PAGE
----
Overseas investors bought $15.3 billion more local shares than they sold this year through June 5, helping ease pressure on the rupee from India’s record current-account deficit. Fed Chairman Ben S. Bernanke said last month the central bank may cut the pace of bond purchases, known as quantitative easing, in the next few meetings if policy makers see indications of sustained improvement in the U.S. jobs market.
“The withdrawal of QE by the Fed might not mean an immediate withdrawal of funds from India but is more likely to lead to a stoppage of flows,” said Indranil Pan, chief economist at Kotak Mahindra Bank Ltd. in Mumbai. “The currency will remain weak, specifically as reliance of India on global flows continues to be strong due to the large current-account deficit.”
The rupee fell 0.6 percent this week to 56.795 per dollar as of 10:08 a.m. in Mumbai, according to data compiled by Bloomberg. The currency rose 0.1 percent today. It touched 57 yesterday, the weakest level since June 28, 2012. One-month implied volatility, a gauge of expected moves in the exchange rate used to price options, fell 34 basis points, or 0.34 percentage point, this week to 8.9 percent.
The Fed is buying $85 billion of Treasury and mortgage bonds each month to keep borrowing costs low and spur the U.S. economy. Nonfarm payrolls data due today may provide an indication of whether the purchases will be reduced.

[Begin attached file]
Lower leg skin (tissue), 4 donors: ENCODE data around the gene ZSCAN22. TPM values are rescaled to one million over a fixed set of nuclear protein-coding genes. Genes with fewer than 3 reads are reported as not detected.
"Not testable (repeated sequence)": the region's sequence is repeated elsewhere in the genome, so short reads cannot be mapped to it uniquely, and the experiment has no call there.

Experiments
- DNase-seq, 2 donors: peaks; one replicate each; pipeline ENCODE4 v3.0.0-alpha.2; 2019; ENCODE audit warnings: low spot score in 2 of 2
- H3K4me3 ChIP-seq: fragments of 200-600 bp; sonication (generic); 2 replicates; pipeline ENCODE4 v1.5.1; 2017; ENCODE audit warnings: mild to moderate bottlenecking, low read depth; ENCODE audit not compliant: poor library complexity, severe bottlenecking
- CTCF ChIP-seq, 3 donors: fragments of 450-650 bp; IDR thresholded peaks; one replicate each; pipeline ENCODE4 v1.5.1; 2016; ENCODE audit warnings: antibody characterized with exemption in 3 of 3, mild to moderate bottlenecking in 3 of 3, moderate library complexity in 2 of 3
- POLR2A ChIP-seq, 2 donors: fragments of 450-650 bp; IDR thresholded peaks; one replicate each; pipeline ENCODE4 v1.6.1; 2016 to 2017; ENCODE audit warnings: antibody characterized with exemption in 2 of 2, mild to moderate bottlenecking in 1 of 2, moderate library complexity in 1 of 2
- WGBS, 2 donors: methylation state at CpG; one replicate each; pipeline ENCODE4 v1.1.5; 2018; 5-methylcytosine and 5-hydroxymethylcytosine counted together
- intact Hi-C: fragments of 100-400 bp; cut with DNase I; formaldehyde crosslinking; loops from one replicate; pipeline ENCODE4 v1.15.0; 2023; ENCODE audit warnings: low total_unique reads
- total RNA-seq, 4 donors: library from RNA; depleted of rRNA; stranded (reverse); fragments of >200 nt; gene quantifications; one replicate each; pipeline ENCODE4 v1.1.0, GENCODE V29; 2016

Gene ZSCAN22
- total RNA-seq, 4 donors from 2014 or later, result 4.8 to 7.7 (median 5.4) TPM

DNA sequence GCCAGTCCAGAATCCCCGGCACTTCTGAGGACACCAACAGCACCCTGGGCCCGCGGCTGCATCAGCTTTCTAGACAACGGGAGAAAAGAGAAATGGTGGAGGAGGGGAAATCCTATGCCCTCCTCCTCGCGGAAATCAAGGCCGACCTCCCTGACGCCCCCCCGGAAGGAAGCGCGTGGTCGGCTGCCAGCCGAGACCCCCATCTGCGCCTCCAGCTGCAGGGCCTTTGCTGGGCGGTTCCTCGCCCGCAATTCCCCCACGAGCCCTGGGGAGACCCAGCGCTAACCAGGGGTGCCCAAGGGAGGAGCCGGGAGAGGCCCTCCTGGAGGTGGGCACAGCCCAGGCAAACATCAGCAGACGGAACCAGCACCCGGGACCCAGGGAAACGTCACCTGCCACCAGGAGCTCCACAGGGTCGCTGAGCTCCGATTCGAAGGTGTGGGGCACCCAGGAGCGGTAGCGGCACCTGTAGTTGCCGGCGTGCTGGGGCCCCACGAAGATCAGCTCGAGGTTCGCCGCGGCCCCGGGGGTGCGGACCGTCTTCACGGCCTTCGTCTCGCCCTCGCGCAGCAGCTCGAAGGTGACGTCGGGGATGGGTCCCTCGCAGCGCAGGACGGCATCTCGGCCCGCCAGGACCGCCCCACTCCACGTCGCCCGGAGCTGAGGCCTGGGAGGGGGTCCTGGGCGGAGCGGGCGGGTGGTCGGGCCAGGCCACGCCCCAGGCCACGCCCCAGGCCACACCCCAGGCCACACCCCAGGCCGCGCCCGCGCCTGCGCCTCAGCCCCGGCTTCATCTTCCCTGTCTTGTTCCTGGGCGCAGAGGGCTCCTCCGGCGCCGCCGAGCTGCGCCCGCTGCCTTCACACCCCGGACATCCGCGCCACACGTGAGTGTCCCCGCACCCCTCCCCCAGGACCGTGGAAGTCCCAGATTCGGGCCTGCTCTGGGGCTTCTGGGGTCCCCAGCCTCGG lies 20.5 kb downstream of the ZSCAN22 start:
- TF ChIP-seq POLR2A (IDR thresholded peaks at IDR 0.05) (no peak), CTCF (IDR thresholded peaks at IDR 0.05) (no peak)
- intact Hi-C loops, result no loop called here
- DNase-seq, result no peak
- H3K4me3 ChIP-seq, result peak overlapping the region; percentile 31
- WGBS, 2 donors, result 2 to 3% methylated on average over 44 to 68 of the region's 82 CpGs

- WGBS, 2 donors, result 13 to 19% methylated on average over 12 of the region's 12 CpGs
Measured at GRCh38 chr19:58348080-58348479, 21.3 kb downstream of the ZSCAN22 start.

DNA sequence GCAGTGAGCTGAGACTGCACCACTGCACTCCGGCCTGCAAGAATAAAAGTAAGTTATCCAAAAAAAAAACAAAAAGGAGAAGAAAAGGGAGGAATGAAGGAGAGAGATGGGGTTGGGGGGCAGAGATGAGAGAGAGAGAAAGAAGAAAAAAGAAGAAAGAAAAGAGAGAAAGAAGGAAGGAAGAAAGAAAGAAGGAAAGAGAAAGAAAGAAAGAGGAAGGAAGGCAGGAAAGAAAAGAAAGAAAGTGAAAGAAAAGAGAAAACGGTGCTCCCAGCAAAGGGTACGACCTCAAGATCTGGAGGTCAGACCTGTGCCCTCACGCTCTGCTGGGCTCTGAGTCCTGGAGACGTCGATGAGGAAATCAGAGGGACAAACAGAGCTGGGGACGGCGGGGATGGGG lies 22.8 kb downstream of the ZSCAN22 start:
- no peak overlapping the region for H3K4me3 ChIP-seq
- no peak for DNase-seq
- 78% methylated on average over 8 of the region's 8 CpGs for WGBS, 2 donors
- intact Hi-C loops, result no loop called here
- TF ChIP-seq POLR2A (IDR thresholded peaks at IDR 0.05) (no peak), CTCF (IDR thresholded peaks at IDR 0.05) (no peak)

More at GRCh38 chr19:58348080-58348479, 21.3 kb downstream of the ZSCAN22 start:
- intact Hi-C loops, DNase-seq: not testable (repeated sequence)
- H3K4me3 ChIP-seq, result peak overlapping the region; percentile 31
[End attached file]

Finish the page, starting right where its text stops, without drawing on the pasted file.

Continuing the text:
The shortfall in the current account, the broadest measure of trade, was probably about 5 percent of gross domestic product in the fiscal year through March 2013, Reserve Bank of India Governor Duvvuri Subbarao said last month. India, the world’s largest gold buyer, increased import duties on the precious metal this week to 8 percent from 6 percent to rein in the gap.
Wholesale prices rose 4.88 percent in May, the least since 2009, according to a Bloomberg survey of economists before official data due June 14.
The yield on the 7.16 percent government bonds due May 2023 fell four basis points this week and one basis point today to 7.21 percent, according to the central bank’s trading system.
Three-month onshore rupee forwards traded at 57.72 per dollar, compared with 57.42 on May 31, data compiled by Bloomberg show. Offshore non-deliverable contracts were at 57.69 versus 57.60. Forwards are agreements to buy or sell assets at a set price and date. Non-deliverable contracts are settled in dollars.
To contact the reporter on this story: V. Ramakrishnan in Mumbai at firstname.lastname@example.org